In 1984, Dr. Margolis transitioned into an administrative role in the medical school when he was appointed associate dean for academic affairs, a position he held for six years, until being appointed associate dean in 1990 for faculty affairs, where he served until 1992. He also was a consultant to various federal advisory committees.
His personal medical practice was centered on the management of diabetes and the prevention of coronary heart disease, and he taught medical students and physicians alike about the control of serum lipids and lipoproteins.
“He was extremely bright, conscientious and honest,” Dr. Boitnott said. “He wanted to know answers, and I always admired that in people. He understood the work, had an intense curiosity and wanted answers.”
After conducting lipid metabolism research for 12 years, Dr. Margolis arrived at a conclusion, brought on by changes in the field and new techniques, that he could take a sabbatical year and retrain. He decided to write On Call, a weekly question and answer medical column for The Sun, which he did for a decade, starting in 1987.
He edited the monthly The Johns Hopkins Medical Guide to Health After 50 for more than 20 years, in addition to more than 23 books and white papers on a variety of medical issues. He also wrote a regular blog for Yahoo! Health.
Dr. Margolis also lectured widely on a variety of topics, including the prevention of coronary heart disease, control of cholesterol levels, treatment for diabetes and even alternative medicine.
“Dr. Margolis said that the way to lower cholesterol level is simply not to eat fewer foods high in cholesterol content (such as liver, eggs, shrimp, beef, custard pies) but to greatly reduce consumption of saturated fats,” reported The Sun in a 1978 article. “He suggests that for those who are concerned, replacing lards or solid shortenings with vegetable oil, such as corn or safflower, when cooking.”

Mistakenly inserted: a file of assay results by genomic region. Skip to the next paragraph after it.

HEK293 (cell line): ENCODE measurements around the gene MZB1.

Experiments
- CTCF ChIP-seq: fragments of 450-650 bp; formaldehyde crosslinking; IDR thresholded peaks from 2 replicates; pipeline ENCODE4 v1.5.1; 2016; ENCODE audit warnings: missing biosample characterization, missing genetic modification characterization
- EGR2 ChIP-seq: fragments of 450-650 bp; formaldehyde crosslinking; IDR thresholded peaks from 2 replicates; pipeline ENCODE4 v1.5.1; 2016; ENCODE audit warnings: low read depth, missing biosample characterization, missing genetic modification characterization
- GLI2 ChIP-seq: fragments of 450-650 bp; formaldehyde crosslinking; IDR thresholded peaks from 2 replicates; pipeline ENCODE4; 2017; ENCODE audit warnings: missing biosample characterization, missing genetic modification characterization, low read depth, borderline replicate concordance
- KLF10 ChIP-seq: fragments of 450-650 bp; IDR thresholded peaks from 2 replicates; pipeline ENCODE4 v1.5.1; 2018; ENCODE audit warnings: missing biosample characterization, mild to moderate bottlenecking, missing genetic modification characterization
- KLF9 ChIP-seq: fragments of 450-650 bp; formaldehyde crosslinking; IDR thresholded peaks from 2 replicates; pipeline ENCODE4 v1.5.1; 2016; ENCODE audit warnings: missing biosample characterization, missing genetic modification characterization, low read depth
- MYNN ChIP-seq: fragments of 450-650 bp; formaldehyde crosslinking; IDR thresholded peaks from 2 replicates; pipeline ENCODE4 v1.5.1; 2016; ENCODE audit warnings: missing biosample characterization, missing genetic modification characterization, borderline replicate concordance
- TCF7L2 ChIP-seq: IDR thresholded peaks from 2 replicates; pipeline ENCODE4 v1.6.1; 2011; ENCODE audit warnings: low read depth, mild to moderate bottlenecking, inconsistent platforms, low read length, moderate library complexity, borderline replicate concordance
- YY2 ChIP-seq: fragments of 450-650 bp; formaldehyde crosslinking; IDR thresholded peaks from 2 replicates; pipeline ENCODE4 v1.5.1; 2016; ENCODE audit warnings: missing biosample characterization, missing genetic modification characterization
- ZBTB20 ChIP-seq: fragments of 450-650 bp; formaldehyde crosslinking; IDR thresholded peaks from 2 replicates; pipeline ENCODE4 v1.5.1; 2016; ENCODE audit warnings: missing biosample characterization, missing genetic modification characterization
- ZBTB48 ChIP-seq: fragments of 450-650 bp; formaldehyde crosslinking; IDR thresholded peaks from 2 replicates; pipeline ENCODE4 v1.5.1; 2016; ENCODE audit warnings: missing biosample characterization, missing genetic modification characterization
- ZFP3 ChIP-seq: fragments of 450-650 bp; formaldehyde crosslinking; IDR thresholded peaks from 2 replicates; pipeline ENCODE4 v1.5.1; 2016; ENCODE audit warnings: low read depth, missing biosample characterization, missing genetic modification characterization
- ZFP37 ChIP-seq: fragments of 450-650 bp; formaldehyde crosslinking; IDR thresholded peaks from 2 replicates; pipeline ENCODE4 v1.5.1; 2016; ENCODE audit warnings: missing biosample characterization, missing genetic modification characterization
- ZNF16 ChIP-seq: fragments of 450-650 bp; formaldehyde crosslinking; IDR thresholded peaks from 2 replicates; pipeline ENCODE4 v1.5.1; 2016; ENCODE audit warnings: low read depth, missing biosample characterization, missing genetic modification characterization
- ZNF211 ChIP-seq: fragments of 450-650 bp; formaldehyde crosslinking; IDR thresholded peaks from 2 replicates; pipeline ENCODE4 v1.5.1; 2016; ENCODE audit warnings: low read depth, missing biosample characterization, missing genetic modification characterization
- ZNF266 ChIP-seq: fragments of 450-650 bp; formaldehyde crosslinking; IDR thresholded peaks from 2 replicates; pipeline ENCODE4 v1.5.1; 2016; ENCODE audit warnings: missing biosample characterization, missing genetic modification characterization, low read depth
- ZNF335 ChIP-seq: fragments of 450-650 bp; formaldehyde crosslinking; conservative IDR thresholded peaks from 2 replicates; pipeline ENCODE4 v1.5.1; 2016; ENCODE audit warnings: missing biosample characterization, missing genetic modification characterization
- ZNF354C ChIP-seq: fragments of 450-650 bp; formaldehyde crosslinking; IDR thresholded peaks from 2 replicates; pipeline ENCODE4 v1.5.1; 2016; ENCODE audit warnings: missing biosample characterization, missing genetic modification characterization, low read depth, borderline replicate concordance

Known as “Moan,” a shorter version of his name, he was fond of joking that he earned the nickname for “always complaining,” family members said.
Dr. Margolis was gifted with a keen intelligence, quick wit and a very dry sense of humor.
“He was outgoing and friendly, all good adjectives to describe him,” Dr. Boitnott said. “He saw only the best and good in people, but he had high standards and expected a great deal from them, yet he was always very positive.”
“I think one of the most important things he did as a doctor was his ability to listen to people,” said a daughter, Susan Margolis of Cary, North Carolina. “He had a knack for putting things in context and could make a patient feel better. And he always took time to find referrals for them, no matter where it was.”
Dr. Margolis noted in The Gazette interview that sports were one of life’s honest pleasures. He was an avid tennis player who played regularly at the Bare Hills Tennis Club and enjoyed taking longs walks through his Cedarcroft neighborhood.
The Morning Sun
A resident of Roland Park Place since 2016, Dr. Margolis enjoyed playing the violin, working on his stamp collection, reading widely, playing bridge and summering in Rehoboth Beach, Delaware.
“He was always learning, always curious,” Ms. Margolis said.
She said her father wrote a weekly letter, first by hand and later on a typewriter, to his three daughters when they were away at college.
In 1954, he married the former Mary Alice “Bebe” Kahl, whom he had first met at an eighth grade party in Johnstown. They later became high school sweetheartsand wed during his first year in medical school.
Mrs. Margolis, who was a Johns Hopkins Hospital budget administrator and secretary, died in 2011.
Plans for a celebration-of-life gathering are incomplete.
In addition to Ms. Margolis, Dr. Margolis is survived by two other daughters, Amy Elizabeth Hardin of Homeland and Karen M. Griswold of Wellesley, Massachusetts; and six grandchildren.